Yehudi Menuhin made his Carnegie Hall debut on November 25 1927, performing Beethoven’s Violin Concerto. He was eleven years old.

The New York Times critic was astonished. He wrote, “It seems ridiculous to say that he showed a mature conception of Beethoven’s concerto, but that is a fact.” He continued, “Few violinists have played Beethoven’s concerto…with such poetic feeling…”

Menuhin performed more than one hundred times at Carnegie during his sixty-two year career. The photo is a poster announcing a 1942 appearance.

Here’s a 1971 recording of Beethoven’s Violin Concerto, featuring Menuhin and the Menuhin Festival Orchestra.


Detail…so much great detail in this photo taken by Marcus Ormsby on Lower Hudson Street in New York City.

One of the posters–to the left of the man in the top hat–appears to advertise what was an “Annual Picnic” taking place in August 1865. The poster above that notes “300 Wanted,” which might be a Civil War recruitment poster, although if this photo were taken in the summer of 1865, the war would have ended a few months earlier. Maybe an old poster? Maybe nothing to do with the Civil War?

Is that John Peake in the top hat? Photography was still a vey new phenomenon so I imagine Mr. Peake and the other workers pictured had walked out of their shops for what must have been a momentous occasion. And look at the carpenter standing on the second floor with a huge plane in his right hand and a 4-square hat.

A great peak at an everyday scene in NYC’s downtown, taken during an era when all my great great grandparents were arriving from Ireland. One was a carpenter…might he be have worked in this building…might he be in this photo?



I’d guess that’s Bill Evans on piano, and given when this poster was published, January 4, 1958, there’s a good chance that’s Philly Joe Jones on drums. I don’t have a good guess about the bass player’s identity.

The poster was created by Arthur Getz for the New Yorker. Getz created a number of musically themed covers, his inspiration coming from Manhattan’s jazz clubs. Between 1938 and 1988, two hundred and thirteen Getz covers appeared on The New Yorker, making him the most prolific New Yorker cover artist of the twentieth century.

At times I’ll be listening to Bill Evans and I’ll look at the poster and wonder where the scene took place and what music was being performed…the poster hangs on a wall next to my piano…it inspires me



A while back, author, historian and storyteller extraordinaire Peter Quinn and I created a video using music, image and story called “Peter Quinn’s New York,” which coincided with the launch of Peter’s book “Dry Bones.”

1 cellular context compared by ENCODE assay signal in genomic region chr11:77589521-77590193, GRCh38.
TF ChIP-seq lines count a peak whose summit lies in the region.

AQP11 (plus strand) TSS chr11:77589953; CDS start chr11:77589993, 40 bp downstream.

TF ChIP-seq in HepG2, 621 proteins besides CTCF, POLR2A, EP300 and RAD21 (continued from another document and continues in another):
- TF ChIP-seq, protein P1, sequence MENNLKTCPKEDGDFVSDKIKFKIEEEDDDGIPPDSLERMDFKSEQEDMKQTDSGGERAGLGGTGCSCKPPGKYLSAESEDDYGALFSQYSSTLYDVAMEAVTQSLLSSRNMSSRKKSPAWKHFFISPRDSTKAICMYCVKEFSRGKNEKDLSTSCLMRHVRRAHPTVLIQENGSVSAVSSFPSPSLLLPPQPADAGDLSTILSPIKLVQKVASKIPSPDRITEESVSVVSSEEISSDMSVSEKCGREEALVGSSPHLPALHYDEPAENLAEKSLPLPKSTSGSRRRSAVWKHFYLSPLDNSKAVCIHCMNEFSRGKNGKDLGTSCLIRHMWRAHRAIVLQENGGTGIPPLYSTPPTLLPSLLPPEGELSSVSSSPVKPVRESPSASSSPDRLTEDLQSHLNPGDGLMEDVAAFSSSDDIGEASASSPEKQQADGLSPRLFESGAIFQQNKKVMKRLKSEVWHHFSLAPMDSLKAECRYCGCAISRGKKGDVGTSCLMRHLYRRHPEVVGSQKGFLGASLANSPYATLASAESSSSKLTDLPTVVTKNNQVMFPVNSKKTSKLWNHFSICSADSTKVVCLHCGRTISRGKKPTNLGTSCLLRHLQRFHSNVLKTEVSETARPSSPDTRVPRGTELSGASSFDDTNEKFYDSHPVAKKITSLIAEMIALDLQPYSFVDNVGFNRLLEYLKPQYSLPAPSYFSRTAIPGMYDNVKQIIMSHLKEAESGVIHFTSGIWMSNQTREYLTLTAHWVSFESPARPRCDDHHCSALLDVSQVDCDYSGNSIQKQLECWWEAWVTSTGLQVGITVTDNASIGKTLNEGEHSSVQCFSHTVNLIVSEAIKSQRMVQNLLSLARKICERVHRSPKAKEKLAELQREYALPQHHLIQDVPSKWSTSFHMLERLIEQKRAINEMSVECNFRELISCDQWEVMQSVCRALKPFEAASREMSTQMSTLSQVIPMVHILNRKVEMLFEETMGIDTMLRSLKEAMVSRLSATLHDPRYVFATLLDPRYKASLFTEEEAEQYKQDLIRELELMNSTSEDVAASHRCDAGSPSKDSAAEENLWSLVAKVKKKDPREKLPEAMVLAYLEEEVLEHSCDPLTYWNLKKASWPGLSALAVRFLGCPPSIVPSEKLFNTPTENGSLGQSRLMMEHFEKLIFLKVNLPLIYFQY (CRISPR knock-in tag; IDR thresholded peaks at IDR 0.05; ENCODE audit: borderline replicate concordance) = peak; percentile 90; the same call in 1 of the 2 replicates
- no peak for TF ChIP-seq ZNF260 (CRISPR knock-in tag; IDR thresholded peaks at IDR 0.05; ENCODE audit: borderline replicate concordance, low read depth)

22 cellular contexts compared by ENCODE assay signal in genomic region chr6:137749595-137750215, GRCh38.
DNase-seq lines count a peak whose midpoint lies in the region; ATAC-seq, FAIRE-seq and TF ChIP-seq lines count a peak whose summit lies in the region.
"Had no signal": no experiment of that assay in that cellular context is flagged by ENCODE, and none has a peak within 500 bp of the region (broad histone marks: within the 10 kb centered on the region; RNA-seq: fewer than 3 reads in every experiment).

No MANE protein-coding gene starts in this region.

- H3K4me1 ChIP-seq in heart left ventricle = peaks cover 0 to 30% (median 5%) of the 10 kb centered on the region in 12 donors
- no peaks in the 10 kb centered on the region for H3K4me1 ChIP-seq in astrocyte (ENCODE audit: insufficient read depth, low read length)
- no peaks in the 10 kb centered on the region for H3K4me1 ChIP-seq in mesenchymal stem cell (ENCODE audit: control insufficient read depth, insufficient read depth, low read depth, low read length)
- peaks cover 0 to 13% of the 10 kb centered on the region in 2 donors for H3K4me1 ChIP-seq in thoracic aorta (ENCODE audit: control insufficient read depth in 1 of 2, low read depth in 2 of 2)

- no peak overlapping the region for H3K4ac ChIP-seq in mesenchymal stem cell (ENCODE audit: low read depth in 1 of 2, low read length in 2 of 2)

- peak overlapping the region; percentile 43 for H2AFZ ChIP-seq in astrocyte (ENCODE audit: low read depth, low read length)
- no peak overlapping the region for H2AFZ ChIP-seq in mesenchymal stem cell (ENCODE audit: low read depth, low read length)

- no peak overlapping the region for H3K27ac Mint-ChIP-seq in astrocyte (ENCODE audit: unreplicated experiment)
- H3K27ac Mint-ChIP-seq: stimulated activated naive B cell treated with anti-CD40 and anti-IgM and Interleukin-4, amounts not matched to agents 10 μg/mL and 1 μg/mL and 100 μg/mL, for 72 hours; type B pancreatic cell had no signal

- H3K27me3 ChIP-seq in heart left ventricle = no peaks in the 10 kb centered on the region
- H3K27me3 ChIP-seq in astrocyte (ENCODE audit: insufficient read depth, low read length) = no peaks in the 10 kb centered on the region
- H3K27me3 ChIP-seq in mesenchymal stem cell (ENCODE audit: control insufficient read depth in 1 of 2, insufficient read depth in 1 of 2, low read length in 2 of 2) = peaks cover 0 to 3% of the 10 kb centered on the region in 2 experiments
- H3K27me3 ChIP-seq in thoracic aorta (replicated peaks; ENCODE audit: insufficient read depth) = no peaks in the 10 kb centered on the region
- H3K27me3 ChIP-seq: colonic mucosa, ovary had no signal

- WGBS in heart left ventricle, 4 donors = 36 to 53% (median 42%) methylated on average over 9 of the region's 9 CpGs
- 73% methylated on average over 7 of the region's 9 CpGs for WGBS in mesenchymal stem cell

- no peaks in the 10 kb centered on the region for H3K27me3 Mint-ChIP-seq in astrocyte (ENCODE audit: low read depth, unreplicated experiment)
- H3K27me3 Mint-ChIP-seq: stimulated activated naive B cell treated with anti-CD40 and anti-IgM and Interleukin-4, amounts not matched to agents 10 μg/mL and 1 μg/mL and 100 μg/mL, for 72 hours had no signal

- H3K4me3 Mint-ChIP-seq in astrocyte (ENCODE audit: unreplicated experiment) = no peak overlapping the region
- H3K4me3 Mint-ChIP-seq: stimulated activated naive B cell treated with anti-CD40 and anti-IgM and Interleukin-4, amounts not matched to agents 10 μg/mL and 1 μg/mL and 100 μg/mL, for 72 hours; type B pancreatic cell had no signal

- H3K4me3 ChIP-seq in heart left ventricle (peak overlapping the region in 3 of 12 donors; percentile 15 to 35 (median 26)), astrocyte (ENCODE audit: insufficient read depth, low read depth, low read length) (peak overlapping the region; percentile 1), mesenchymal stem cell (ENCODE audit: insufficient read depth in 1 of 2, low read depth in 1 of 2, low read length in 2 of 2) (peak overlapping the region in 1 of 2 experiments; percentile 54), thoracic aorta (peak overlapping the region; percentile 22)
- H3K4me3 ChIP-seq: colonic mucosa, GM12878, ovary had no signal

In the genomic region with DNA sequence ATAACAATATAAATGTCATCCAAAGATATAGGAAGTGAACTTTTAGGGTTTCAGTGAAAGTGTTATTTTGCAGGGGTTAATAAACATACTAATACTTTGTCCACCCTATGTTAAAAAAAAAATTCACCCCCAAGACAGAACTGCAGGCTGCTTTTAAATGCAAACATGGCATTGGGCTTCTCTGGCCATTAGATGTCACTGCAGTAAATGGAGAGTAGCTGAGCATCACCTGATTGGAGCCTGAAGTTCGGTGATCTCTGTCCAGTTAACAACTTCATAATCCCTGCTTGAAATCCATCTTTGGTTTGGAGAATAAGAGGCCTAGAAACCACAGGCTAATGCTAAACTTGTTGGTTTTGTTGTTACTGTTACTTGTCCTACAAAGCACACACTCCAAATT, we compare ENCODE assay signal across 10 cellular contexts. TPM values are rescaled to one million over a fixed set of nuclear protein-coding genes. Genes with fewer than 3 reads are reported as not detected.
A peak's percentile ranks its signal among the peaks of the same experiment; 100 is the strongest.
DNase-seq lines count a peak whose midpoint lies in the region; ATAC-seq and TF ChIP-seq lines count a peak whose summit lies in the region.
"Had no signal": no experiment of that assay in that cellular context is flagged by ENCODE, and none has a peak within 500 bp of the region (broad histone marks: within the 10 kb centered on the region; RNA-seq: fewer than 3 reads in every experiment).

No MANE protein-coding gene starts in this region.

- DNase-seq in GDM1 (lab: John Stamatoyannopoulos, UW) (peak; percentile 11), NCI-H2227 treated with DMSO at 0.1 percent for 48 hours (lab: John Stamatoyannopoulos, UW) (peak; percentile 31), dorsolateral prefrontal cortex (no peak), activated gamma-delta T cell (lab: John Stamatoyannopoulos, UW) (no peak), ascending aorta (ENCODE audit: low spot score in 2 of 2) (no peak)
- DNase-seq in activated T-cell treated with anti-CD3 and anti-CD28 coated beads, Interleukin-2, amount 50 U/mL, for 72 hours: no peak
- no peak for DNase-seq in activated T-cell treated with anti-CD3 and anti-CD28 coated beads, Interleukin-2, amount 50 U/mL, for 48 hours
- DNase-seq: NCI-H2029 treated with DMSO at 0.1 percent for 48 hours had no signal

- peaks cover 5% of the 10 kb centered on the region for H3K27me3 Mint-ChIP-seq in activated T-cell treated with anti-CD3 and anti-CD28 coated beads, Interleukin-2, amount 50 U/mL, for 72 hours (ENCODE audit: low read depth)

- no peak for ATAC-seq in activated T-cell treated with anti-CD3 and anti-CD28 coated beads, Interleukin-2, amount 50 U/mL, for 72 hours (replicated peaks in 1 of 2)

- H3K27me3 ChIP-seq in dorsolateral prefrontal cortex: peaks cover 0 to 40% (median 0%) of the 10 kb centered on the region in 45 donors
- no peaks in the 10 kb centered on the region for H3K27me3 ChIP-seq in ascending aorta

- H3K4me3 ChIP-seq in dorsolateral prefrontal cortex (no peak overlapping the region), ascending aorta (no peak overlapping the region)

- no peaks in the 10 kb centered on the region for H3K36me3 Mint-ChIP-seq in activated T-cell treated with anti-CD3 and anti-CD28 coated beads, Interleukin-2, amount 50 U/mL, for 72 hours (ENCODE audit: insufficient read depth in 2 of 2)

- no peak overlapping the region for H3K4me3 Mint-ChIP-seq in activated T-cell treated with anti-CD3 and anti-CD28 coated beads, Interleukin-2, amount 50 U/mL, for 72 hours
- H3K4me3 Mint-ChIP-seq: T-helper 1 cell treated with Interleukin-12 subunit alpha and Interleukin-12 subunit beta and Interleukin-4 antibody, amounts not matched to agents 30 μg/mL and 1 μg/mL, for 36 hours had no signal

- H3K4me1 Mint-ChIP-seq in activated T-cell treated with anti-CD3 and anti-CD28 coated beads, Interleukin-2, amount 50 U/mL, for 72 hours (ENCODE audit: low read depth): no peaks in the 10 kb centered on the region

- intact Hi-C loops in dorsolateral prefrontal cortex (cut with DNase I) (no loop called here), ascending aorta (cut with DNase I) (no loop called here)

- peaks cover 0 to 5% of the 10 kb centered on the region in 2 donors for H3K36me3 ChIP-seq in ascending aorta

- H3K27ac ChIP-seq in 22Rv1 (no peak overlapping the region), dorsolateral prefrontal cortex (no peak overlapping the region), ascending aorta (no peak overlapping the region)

We wanted to add Gershwin to the short video and we didn’t want to use “Rhapsody in Blue”…wonderful piece of music, but too often used, we thought. We opted for Gershwin performing his Prelude No. 2 in C sharp Minor in attempt to capture the feel of the city.

Peter said, “New York City isn’t so much a city but a character, it destroys some people, elevates others. The one thing New York won’t do is leave you alone, it’s always changing.” Peter continued, “The older I get, the more I’m struck by the drama of change that goes on around us. It’s a great gift for a novelist. You don’t have to search for drama…in New York…you just live it”…as Gershwin hits the final dreamy note of a work he called a “blues lullaby.”

Photo by Jack Rosenzweig.


Why is it every time I walk past Tiffany’s I think of Audrey Hepburn and Moon River? Any movie more New York City than “Breakfast at Tiffany’s.”

Henry Mancini and Johnny Mercer–who’s career had stalled–collaborated on this 1961 tune, which went on to become the Academy Award winner for Best Original Song.

And when I think there were some who thought the song should not be included in the movie…can you imagine! Supposedly, when Hepburn was told it was coming out she said, “Over my dead body.” True or not, the song stayed in and has become one of the most popular songs in film history.

Here’s the wonderful scene of Audrey Hepburn singing the tune with George Peppard looking on…CLICK HERE

Side note: Andy Williams built a career around the song. He began his TV show with the song, named his production company and venue after it and his autobiography is called “Moon River and Me.” But interestingly, his version of the song was never released as a single, however, his album on which it is included sold over 2 million copies. My favorite, version of the tune is this 1961 recording by Jerry Butler…CLICK HERE


So many great New York City musical moments: Sinatra, the Beatles, Marian Anderson, the Ronettes, Leonard Bernstein, Billie Holiday, Dion and the Belmonts and Duke Ellington…and that’s just scratching the surface.